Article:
|Coast Live Oak (Quercus agrifolia), Oakland City Hall Plaza (This tree was planted in 1917.)|
A few weeks ago I received an alumni fund letter from the College of Environmental Design (CED) at UC Berkeley. Included in the letter was a well-designed leaflet about the re-oaking Oakland project undertaken by ProfessorsWalter Hood and Ron Rael and their design students. I enjoyed reading about this community and academic effort and was happy that the school was sharing this work with its alumni. The story has gone beyond CED in the form of a New York Times article by Patricia Leigh Brown, who mostly writes features about California issues and landscapes. Read the Times article, Tree Project Aims to Put the Oak Back in Oakland.
|David Nowak 1993 research article in the Journal of Arboriculture (source)|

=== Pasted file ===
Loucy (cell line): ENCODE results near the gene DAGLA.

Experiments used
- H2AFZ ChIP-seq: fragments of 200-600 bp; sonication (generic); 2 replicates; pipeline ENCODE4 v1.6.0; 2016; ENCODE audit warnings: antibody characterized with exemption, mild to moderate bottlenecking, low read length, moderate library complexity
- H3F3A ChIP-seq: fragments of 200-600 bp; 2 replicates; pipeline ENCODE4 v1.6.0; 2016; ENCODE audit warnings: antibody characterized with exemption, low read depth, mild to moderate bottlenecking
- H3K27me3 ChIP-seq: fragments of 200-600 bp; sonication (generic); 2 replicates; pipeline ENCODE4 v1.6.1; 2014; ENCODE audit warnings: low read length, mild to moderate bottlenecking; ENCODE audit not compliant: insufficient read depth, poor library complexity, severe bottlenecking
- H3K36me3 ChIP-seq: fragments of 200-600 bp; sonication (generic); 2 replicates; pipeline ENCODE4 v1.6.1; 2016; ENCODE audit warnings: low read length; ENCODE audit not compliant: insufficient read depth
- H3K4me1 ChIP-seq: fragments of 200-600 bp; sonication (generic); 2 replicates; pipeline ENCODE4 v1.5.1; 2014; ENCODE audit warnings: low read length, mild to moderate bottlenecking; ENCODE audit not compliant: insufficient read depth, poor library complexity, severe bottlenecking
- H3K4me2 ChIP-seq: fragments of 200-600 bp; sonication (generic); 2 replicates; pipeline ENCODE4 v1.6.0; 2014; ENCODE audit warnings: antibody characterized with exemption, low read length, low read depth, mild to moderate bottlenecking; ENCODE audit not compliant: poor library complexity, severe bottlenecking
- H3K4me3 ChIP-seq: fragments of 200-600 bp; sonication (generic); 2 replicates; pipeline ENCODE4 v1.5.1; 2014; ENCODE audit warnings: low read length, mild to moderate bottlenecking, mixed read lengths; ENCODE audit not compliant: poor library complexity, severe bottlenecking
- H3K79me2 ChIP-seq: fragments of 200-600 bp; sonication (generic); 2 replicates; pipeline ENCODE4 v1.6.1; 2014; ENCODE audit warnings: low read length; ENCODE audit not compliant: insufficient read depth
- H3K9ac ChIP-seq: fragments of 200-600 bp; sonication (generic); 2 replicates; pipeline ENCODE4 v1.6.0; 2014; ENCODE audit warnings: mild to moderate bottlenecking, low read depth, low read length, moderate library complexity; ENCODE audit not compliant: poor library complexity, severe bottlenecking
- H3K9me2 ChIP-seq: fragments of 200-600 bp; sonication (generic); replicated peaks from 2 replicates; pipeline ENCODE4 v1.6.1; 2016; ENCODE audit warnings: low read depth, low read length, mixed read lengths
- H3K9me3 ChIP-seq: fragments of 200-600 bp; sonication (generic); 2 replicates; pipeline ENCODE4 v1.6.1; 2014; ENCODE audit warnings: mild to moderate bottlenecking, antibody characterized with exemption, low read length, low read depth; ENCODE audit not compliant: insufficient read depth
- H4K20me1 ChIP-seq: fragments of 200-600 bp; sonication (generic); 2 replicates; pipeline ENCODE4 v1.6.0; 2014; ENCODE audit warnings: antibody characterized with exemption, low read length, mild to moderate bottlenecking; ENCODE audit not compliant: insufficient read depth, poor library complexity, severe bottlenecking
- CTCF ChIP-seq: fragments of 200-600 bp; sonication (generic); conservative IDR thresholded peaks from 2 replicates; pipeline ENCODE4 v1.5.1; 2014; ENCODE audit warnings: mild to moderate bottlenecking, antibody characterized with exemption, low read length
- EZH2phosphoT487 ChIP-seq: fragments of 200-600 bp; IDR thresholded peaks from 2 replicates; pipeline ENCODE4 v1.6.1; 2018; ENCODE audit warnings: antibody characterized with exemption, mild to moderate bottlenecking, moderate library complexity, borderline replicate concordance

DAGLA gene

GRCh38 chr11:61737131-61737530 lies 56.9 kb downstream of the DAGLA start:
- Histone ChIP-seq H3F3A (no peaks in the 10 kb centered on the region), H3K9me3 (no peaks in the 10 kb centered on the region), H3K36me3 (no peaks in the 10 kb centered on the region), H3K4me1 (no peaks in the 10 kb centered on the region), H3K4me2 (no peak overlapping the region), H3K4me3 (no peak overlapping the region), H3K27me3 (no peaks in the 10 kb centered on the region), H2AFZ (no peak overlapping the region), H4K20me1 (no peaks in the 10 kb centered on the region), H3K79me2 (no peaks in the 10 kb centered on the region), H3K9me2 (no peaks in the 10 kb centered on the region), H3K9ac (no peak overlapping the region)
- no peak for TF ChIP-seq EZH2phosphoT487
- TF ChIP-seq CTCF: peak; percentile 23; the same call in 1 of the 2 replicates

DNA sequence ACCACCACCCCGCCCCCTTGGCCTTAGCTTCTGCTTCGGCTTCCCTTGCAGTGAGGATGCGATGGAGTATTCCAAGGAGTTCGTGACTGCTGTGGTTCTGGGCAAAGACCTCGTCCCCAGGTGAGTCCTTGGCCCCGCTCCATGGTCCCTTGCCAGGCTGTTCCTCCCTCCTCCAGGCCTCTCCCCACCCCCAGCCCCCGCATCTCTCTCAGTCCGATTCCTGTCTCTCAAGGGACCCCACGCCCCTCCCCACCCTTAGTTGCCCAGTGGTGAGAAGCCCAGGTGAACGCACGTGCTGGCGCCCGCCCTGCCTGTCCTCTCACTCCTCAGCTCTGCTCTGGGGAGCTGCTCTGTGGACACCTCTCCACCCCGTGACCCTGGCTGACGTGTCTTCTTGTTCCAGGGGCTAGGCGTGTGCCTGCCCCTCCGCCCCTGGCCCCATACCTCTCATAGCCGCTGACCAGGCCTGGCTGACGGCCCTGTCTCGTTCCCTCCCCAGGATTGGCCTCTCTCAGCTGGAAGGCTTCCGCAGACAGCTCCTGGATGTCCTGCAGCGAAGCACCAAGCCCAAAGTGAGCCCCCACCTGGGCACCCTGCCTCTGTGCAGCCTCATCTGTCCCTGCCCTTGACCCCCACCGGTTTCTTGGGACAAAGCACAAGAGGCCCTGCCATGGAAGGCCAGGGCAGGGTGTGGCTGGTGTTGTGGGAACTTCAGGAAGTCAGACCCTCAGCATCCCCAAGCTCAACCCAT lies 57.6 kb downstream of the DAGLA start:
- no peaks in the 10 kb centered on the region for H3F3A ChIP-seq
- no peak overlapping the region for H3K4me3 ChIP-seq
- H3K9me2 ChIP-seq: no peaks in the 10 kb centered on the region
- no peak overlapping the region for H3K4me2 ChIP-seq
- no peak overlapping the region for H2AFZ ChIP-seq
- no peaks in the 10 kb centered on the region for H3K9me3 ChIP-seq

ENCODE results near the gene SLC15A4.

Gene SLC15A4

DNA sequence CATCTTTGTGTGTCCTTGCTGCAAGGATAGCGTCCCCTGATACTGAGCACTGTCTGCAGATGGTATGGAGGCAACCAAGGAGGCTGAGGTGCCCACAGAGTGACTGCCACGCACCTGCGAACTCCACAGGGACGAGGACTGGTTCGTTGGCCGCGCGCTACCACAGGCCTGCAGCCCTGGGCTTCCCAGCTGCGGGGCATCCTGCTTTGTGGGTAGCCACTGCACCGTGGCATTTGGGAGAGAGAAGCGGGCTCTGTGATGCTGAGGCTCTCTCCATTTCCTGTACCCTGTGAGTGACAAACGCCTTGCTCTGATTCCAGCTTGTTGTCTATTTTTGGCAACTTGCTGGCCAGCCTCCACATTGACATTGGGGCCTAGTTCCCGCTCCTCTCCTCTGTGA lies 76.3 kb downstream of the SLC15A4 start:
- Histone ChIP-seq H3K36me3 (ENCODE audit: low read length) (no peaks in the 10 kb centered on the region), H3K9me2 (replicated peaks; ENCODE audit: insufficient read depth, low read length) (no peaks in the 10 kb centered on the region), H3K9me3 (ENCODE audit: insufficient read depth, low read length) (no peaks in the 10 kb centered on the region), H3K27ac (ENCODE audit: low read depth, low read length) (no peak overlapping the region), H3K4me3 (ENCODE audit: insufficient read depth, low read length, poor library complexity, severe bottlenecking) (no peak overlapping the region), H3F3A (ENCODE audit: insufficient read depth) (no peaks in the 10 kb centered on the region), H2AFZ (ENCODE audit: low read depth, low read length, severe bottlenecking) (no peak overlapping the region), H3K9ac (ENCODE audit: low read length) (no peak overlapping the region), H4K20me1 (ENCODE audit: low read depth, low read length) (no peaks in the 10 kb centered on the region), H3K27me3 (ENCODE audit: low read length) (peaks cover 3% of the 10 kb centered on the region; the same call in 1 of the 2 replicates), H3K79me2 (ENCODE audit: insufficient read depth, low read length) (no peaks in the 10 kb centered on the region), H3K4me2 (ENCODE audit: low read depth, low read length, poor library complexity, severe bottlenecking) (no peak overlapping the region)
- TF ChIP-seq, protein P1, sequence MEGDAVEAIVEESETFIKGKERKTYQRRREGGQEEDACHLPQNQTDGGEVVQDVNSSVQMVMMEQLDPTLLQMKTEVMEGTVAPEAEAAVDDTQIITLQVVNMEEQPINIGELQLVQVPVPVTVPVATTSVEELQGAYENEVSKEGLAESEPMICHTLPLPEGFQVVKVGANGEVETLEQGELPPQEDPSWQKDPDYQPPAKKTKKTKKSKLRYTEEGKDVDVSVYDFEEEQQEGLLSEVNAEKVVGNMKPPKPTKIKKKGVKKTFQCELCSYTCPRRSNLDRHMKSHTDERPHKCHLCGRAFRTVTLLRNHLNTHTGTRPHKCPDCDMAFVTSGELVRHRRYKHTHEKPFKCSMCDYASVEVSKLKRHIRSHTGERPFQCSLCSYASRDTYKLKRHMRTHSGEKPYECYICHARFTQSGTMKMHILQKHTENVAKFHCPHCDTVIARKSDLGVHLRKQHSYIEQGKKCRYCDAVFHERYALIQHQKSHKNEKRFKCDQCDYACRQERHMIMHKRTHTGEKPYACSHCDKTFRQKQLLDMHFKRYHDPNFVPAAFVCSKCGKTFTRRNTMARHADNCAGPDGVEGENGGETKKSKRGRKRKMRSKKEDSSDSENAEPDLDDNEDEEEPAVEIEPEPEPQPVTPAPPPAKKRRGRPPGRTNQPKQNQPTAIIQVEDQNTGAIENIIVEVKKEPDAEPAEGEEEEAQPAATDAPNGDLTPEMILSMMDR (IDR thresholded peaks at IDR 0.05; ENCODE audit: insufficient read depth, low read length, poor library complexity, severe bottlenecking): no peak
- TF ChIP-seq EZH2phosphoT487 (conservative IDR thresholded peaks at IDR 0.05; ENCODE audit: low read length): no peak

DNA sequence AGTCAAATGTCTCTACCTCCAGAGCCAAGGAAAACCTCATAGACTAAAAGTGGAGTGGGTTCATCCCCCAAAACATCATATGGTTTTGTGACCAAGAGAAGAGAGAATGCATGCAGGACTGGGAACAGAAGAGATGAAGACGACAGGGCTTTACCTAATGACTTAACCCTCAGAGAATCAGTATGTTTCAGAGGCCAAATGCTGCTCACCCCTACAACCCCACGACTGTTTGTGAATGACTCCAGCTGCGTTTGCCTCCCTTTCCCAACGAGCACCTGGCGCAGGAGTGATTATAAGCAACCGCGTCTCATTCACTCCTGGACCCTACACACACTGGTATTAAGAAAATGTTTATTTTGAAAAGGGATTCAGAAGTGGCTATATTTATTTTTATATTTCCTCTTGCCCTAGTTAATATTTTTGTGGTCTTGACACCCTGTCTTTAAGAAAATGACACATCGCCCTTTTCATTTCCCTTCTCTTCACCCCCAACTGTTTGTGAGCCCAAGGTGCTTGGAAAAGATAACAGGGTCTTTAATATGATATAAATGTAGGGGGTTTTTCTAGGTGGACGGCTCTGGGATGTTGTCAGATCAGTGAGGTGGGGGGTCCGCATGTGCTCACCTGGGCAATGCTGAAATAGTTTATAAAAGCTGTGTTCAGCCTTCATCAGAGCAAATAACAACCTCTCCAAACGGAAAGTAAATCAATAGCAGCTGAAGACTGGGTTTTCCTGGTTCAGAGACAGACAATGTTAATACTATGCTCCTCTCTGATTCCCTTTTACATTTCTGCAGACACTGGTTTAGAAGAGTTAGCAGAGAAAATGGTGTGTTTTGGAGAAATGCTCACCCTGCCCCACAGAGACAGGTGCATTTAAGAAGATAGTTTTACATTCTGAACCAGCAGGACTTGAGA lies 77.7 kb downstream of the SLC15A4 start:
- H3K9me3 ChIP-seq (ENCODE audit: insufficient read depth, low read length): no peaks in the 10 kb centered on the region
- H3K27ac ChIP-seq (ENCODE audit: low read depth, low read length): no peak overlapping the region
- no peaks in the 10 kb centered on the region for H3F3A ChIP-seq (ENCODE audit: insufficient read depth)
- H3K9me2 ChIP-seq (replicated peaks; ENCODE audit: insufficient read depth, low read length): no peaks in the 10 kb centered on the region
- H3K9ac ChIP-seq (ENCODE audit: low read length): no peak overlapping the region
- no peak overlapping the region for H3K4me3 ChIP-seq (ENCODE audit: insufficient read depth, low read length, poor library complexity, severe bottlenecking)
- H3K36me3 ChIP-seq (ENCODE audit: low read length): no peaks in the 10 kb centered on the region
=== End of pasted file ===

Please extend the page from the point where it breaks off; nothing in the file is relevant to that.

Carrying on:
The coast live oak was one of the dominant tree species of Oakland's historic urban forest canopy. Many factors led to the species' population decline as well as that of the city's overall canopy cover. David Nowak's 1993 research article in the Journal of Arboriculture provides a fascinating historical and statistical account of Oakland's changing canopy. The coast live oak is one of several native oaks of the East Bay. Watch a video about The Oaks of Oakland. I you own or manage a California oak woodland, the University of California has published a management guide to Living Among The Oaks. View images of the dramatic coast live oak here.